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January 28, 2010
Banged Up
Injuries Taking Toll on Blazers

by Kevin Pelton

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On the surface, the Portland Trail Blazers' 106-95 home loss to the Utah Jazz on Wednesday night wasn't a particularly bad defeat. After all, Utah has been the NBA's best team during the month of January, knocking off two other 2009 West playoff teams (Dallas and San Antonio) on the road in that span. However, the way the Jazz controlled the game and revealed that the Blazers, so resilient in the face of injuries throughout this season, are starting to be unable to paper over their weaknesses.

Utah outscored Portland 37-16 in the first quarter, putting 12 points on the board before the Blazers scratched. The early lead was built on easy buckets. The Jazz was able to parlay defensive stops into transition opportunities, and when Portland slowed things down to some extent, Deron Williams broke down the defense and created looks at the rim for his teammates.

For the game, Utah made 23 of its 29 attempts at the rim, according to Hoopdata.com's advanced box scores. While the Jazz represented a particularly bad matchup (Utah ranks second to Memphis in the NBA by averaging 19.0 field goals a game at the rim), the performance is emblematic of what has plagued the Blazers over the last month. With centers Greg Oden and Joel Przybilla out for the season, Portland is undersized in the middle and severely lacking in shot blocking.

The numbers in this regard are striking. Through Dec. 20, the last full game played by Przybilla before he ruptured his right patella tendon, opponents were making 56.9 percent of their attempts at the rim (again, according to data for Hoopdata.com). Since then, that percentage has skyrocketed to 65.3 percent. The contrast is even more dramatic in comparison to the rest of the league. The Blazers would rank fifth in the league over the course of the season based on the way they defended at the rim with Przybilla, while their percentage allowed since his injury is better than only the Washington Wizards (66.9 percent) have defended the rim this year.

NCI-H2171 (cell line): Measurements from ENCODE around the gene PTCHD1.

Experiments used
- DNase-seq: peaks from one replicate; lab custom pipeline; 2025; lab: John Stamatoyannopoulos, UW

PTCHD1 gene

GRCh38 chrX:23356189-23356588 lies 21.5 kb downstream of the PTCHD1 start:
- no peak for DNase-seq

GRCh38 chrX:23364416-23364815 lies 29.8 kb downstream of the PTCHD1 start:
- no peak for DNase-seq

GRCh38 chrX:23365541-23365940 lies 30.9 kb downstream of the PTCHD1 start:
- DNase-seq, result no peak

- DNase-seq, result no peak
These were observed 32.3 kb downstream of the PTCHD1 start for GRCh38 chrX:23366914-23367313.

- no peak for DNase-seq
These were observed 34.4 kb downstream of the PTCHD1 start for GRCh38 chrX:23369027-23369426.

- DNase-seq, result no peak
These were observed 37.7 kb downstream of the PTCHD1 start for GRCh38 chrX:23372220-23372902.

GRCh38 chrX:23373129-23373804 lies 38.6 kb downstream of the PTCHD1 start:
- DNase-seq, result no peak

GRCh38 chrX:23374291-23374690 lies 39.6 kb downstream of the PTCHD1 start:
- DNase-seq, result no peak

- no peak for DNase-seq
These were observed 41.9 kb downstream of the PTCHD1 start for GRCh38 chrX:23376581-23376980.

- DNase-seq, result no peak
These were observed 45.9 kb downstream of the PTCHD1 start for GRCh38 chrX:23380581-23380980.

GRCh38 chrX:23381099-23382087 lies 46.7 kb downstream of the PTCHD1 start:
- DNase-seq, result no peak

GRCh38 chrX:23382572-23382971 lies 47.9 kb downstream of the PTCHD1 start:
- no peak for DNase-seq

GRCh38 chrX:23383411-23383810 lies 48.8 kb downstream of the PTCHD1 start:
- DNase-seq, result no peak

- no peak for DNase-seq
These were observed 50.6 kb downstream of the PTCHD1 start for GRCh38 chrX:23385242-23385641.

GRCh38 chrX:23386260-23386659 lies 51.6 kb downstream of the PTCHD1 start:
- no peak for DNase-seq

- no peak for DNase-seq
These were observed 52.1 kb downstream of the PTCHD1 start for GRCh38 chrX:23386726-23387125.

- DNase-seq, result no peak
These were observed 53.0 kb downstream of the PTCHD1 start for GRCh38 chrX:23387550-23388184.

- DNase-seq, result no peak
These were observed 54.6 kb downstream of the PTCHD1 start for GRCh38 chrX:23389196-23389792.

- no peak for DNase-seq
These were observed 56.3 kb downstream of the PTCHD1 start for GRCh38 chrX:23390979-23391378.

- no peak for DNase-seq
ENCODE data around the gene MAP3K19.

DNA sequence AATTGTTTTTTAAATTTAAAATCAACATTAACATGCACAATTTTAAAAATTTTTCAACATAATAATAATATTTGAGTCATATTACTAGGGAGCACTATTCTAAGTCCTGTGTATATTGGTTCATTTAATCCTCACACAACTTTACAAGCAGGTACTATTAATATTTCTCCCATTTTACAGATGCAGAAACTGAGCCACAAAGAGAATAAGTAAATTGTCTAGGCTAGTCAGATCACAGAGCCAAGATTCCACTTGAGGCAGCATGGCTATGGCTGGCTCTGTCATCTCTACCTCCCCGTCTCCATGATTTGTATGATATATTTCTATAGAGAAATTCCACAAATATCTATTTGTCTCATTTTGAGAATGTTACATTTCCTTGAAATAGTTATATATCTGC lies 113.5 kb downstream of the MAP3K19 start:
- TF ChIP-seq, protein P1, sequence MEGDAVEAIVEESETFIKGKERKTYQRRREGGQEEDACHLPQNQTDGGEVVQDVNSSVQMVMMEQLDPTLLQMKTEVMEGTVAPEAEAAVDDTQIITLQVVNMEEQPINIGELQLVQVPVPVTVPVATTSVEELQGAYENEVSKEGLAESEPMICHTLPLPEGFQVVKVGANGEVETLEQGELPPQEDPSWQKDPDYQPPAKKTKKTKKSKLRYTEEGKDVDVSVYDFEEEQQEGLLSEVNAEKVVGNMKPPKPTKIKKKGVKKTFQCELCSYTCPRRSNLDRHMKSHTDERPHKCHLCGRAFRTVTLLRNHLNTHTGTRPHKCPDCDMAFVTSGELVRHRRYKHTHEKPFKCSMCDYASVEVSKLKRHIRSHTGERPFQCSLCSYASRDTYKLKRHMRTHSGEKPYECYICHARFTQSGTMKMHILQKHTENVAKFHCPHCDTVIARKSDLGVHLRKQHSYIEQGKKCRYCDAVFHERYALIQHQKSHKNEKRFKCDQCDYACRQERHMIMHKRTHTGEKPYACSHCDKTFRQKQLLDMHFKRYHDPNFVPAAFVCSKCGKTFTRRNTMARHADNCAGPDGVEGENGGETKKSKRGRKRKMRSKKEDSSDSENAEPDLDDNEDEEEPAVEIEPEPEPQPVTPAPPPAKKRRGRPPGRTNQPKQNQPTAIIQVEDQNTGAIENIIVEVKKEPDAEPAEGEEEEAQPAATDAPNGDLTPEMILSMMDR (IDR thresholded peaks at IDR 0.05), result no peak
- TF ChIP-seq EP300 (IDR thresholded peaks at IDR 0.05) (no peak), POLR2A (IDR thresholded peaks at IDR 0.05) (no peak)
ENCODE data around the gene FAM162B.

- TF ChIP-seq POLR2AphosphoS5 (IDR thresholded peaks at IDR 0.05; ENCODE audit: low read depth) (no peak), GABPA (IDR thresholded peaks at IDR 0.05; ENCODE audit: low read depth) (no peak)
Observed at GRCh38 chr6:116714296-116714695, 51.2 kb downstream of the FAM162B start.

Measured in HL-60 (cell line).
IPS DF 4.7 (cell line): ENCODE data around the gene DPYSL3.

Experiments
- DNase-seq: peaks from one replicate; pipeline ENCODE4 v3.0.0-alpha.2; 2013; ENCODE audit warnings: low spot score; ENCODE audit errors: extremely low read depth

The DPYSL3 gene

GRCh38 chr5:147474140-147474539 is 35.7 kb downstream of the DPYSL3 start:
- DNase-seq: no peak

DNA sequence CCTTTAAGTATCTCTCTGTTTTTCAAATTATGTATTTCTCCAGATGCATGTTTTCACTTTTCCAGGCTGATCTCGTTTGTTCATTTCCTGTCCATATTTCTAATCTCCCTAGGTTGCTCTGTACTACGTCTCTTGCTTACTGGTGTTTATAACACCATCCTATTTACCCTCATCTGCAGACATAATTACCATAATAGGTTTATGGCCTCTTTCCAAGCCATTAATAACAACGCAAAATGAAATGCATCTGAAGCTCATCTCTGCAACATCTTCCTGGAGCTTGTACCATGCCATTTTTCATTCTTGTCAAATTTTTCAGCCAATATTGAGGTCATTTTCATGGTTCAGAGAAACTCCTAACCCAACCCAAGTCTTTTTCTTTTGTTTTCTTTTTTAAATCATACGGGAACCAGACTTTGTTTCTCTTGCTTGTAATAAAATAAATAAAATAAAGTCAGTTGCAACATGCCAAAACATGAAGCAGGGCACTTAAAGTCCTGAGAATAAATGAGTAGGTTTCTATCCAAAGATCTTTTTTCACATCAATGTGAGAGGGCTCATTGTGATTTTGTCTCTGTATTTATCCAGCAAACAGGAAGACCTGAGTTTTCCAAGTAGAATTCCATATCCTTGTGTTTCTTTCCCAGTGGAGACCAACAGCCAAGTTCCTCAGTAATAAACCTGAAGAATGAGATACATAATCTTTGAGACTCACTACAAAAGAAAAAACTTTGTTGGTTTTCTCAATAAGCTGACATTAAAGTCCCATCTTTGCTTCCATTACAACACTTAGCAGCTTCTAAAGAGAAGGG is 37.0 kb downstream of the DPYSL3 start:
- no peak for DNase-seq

As a result of the lack of defense in the paint, Portland has seen its Defensive Rating suffer dramatically. The Blazers were an above-average defense through Przybilla's injury, allowing 105.8 points per 100 possessions. Since then, opponents have scored at a rate of 113.6 points per 100 possessions. Eight times in the last 15 games, teams have posted an Offensive Rating against the Blazers at least 10 points per 100 possessions better than their season average.

Juwan Howard, who has stepped into the starting lineup at center, has done an admirable job considering he is 36, a power forward by trade and was expected to be Portland's sixth big man. But the 6'9" Howard, who has blocked just seven shots all year, is simply inadequate as a help defender. Rookie Jeff Pendergraph, splitting minutes in the middle with Howard, has proven an adept finisher in the paint (he's making 68.4 percent of his shot attempts thus far) and a solid rebounder. However, his defensive instincts are lacking and the Blazers have been especially torched with Pendergraph on the floor, allowing 10.1 more points per 100 possessions according to BasketballValue.com.